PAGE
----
Department of Computer Systems and Software Engineering

McFarland Hall 138
Department Chair: Jamie Paurus
Assistant: Heidi Lindemann
heidi.lindemann@vcsu.edu
(800) 532-8641 extension 37550
(701) 845-7550
FAX: (701) 845-7361
csse.vcsu.edu

Today’s global economy is more competitive than ever, and VCSU is a great place to launch a successful career. In Computer Systems and Software Engineering programs, students learn to solve problems using technology in the solution. Faculty bring real-world experience to the classroom so they know how to apply the principles they teach. VCSU has partnerships with leading Enterprise Software providers (including Microsoft, SAP, and Oracle) and incorporates software into the curriculum so students graduate with hands-on experience. Faculty build relationships with area businesses to create more opportunities for internships. Innovative programs like the software engineering major as well as CRM and Enterprise Applications certificates give students specialized skills that employers demand.

CSSE Value Statements

Our Programs

We create a supportive, encouraging, and challenging learning environment. This motivates students to learn, experiment, and focus on goals with the confidence of being enrolled in a strong academic program dedicated to continuous improvement.

Our Students

When our students feel a part of our academic community they dedicate themselves to their studies, persevere through challenges, and reach success. We celebrate together in their accomplishments.

Our Colleagues

We treat each other with respect, seek opportunities to engage in the work of the department, provide or support leadership, and strive for continuous improvement in our courses and programs.

Our Stakeholders

We welcome interactions with our community, industry, and academic stakeholders. We take ideas under advisement and identify program improvements for the betterment of society.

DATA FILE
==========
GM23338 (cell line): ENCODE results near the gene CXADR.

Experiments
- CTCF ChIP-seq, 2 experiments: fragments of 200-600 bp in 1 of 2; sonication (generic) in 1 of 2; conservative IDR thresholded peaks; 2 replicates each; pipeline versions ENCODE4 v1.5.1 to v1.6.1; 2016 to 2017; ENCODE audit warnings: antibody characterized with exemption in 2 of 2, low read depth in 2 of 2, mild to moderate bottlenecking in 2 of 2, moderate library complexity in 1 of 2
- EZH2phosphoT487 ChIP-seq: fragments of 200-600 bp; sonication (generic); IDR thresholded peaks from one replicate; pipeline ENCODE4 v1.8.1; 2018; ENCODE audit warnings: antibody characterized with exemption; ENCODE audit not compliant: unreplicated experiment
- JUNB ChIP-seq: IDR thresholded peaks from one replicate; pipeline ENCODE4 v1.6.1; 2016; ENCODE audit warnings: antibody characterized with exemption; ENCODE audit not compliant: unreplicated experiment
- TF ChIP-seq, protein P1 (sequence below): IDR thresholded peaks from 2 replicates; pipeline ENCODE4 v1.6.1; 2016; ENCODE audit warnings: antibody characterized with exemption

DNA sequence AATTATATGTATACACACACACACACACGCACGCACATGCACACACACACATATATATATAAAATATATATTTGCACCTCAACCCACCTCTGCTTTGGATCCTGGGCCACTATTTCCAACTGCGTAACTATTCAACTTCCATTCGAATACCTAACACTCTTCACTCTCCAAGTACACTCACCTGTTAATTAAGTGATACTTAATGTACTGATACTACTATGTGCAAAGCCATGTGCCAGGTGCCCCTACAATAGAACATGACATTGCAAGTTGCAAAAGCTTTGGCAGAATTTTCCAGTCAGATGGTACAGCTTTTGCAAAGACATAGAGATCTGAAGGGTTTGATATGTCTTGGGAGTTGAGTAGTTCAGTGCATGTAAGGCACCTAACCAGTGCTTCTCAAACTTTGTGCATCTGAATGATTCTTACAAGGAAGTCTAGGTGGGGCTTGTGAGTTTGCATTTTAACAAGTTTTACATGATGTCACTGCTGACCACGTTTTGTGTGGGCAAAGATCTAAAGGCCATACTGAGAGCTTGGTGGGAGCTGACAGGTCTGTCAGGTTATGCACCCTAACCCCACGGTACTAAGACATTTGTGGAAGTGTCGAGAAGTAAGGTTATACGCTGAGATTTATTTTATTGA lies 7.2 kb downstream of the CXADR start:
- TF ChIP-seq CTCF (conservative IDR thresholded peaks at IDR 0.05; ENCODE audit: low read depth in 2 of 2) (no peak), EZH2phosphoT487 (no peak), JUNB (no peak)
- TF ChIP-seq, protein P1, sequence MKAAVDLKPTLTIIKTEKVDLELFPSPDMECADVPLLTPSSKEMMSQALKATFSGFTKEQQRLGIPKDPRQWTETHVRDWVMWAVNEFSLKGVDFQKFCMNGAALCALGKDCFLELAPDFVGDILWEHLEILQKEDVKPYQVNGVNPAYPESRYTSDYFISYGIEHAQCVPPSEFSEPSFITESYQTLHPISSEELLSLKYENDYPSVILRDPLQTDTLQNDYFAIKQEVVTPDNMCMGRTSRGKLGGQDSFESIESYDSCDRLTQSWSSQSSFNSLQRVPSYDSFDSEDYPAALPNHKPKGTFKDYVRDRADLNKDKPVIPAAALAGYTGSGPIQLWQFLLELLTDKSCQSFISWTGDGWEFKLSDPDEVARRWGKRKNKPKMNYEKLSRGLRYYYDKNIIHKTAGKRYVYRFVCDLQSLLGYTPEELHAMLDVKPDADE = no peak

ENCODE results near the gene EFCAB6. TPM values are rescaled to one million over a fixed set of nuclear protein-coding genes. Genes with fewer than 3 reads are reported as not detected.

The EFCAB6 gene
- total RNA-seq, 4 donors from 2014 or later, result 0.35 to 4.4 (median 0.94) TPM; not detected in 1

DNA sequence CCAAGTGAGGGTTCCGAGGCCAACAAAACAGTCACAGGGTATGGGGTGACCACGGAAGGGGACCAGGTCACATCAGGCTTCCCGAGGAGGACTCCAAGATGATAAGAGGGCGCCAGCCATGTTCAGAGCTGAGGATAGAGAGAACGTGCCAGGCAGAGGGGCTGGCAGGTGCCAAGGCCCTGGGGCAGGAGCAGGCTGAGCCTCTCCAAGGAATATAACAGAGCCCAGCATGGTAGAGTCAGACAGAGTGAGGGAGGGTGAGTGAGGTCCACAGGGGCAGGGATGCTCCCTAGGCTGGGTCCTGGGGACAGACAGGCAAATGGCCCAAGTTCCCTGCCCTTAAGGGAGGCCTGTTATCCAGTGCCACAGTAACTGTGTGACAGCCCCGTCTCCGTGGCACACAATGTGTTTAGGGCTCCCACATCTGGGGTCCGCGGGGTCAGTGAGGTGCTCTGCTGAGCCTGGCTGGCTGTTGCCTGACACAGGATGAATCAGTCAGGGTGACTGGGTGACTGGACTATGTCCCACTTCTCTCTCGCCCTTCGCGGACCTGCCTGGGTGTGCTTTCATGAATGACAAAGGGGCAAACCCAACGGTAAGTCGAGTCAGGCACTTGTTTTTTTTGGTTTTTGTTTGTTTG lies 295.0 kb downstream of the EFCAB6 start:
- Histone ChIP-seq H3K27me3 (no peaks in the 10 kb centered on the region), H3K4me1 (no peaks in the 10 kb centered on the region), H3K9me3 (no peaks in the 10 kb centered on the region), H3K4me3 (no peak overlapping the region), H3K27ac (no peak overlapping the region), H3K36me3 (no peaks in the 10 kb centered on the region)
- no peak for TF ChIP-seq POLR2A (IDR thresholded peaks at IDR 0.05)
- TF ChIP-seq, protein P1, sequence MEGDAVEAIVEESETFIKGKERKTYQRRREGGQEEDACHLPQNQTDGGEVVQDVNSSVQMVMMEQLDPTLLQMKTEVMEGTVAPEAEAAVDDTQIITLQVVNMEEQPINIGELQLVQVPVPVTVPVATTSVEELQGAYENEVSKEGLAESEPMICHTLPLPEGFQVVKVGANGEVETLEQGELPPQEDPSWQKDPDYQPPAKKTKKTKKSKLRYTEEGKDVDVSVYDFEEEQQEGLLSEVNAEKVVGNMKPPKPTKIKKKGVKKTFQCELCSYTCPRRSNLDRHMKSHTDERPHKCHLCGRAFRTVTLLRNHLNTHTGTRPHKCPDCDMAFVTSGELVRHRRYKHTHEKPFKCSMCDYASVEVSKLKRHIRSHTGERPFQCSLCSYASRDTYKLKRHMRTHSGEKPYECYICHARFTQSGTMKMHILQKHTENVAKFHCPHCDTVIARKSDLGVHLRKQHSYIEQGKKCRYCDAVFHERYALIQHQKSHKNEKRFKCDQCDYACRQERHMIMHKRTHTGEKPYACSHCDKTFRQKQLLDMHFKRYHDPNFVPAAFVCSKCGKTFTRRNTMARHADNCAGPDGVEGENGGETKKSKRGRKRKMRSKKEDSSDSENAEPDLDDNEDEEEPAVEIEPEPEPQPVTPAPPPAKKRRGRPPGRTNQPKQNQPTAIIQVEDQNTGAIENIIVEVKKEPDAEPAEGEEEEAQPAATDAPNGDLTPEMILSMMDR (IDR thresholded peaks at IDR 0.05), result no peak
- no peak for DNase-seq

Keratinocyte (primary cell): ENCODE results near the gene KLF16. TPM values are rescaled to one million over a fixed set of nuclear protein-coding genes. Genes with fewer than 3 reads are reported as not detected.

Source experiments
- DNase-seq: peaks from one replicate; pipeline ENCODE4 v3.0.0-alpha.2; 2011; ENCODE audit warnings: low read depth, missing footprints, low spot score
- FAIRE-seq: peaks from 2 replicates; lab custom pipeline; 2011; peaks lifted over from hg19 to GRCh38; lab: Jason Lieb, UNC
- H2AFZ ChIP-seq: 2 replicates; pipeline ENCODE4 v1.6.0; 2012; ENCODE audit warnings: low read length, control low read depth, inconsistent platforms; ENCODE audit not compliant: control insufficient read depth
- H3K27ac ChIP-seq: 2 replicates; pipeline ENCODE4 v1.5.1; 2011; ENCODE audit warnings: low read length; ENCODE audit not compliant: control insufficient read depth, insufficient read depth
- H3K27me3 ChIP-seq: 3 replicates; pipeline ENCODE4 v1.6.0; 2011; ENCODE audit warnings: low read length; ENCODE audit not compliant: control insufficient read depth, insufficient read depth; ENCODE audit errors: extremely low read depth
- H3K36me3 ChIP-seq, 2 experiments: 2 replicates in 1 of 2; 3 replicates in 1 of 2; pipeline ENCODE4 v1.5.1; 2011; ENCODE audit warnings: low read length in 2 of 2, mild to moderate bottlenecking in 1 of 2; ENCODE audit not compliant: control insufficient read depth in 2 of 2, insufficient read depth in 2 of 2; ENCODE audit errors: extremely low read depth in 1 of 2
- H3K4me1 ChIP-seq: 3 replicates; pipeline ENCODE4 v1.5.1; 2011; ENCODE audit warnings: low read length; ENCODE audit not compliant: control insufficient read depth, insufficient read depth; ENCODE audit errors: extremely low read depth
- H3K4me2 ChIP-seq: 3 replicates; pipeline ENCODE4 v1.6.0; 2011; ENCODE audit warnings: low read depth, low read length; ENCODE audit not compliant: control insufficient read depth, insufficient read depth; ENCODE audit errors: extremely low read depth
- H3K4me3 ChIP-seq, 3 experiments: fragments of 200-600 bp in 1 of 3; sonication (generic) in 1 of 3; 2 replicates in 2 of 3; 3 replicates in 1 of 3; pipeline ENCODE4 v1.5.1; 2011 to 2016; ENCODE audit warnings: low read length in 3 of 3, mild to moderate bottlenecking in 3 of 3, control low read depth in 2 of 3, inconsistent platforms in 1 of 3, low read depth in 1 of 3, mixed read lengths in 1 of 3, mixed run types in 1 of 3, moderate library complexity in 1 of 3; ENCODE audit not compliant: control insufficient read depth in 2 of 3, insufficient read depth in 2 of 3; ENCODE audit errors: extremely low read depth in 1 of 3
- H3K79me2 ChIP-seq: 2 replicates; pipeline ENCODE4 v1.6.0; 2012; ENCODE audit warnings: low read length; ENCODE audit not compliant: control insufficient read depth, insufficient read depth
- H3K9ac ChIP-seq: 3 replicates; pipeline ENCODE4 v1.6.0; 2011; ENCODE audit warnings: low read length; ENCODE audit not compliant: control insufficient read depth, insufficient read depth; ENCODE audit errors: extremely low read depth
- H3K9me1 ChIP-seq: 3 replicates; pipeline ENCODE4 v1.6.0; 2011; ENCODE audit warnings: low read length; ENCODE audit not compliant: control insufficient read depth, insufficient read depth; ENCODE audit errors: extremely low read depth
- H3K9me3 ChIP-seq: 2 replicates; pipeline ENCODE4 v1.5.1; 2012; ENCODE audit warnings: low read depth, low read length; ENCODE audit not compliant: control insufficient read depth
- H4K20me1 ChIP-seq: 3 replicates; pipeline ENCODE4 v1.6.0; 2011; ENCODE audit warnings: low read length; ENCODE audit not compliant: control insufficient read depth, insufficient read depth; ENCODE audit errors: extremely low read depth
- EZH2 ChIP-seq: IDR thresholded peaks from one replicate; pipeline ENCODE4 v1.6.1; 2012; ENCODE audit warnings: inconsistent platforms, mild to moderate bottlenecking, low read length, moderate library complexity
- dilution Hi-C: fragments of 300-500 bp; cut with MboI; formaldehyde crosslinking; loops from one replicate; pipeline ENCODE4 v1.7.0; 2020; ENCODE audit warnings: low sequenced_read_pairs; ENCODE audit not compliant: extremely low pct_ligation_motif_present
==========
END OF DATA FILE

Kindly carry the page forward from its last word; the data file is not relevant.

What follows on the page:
Our Lives

We encourage healthy lifestyles and respect individual needs to care for our bodies, minds, and souls. Taking care of ourselves allows us to be fully engaged while doing our jobs.

 

Hammer, Jane (1998) Assistant Professor; B.S. Valley City State University and North Dakota State University, M.S.I.T. University of Mary

Hill, Curt (1995) Professor; B.S. University of Iowa, M.S. University of Nebraska, Ph.D. North Dakota State University

Paurus, Jamie (2005) Assistant Professor; B.U.S., M.B.A. North Dakota State University SAP Certified Associate

Pfeifer, Susan (2005) Associate Professor; B.A. Jamestown College, M.S. University of St. Thomas P.M.P.; SAP Certified Associate

CIS 104. Microcomputer Database. 2 Credits.

An introduction to database design including data entry, storage, and retrieval.
Typically Offered: Spring.
Prerequisite: CIS 170 or CSCI 160.

CIS 105. Microcomputer Spreadsheets. 2 Credits.

An introduction to spreadsheets as used for data analysis and reporting including in-depth concepts and features and the types of applications adaptable to this software.
Typically Offered: Spring.
Prerequisite: CIS 170 or CSCI 160.

CIS 128. Microcomputer Hardware I. 3 Credits.

An introduction to the development and maintenance of the personal computer. Participants upgrade and assemble personal computers, configure systems, and install operating systems.
Typically Offered: Fall.

CIS 147. Principles of Information Security. 3 Credits.

A thorough examination of the field of information security. This course prepares students to make decisions about securing information in a business or personal environment.
Typically Offered: Spring.

CIS 162. Operating Systems. 3 Credits.

An in-depth coverage of the Windows operating systems geared for those students enrolled in Information Technology programs or students who want a more advanced Windows course.
Typically Offered: Spring.

CIS 164. Networking Fundamentals I. 3 Credits.

Students learn how to install a network operating system, configure and administer various networking components.
Typically Offered: Fall.

CIS 170. Introduction to Computer Information Systems. 3 Credits.